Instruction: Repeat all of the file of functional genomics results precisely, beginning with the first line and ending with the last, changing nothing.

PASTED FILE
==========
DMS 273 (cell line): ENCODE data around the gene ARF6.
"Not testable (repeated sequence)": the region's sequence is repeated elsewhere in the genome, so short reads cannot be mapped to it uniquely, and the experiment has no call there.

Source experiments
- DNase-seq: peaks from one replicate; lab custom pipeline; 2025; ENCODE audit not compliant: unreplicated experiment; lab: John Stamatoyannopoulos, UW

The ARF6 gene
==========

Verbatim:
DMS 273 (cell line): ENCODE data around the gene ARF6.
"Not testable (repeated sequence)": the region's sequence is repeated elsewhere in the genome, so short reads cannot be mapped to it uniquely, and the experiment has no call there.

Source experiments
- DNase-seq: peaks from one replicate; lab custom pipeline; 2025; ENCODE audit not compliant: unreplicated experiment; lab: John Stamatoyannopoulos, UW

The ARF6 gene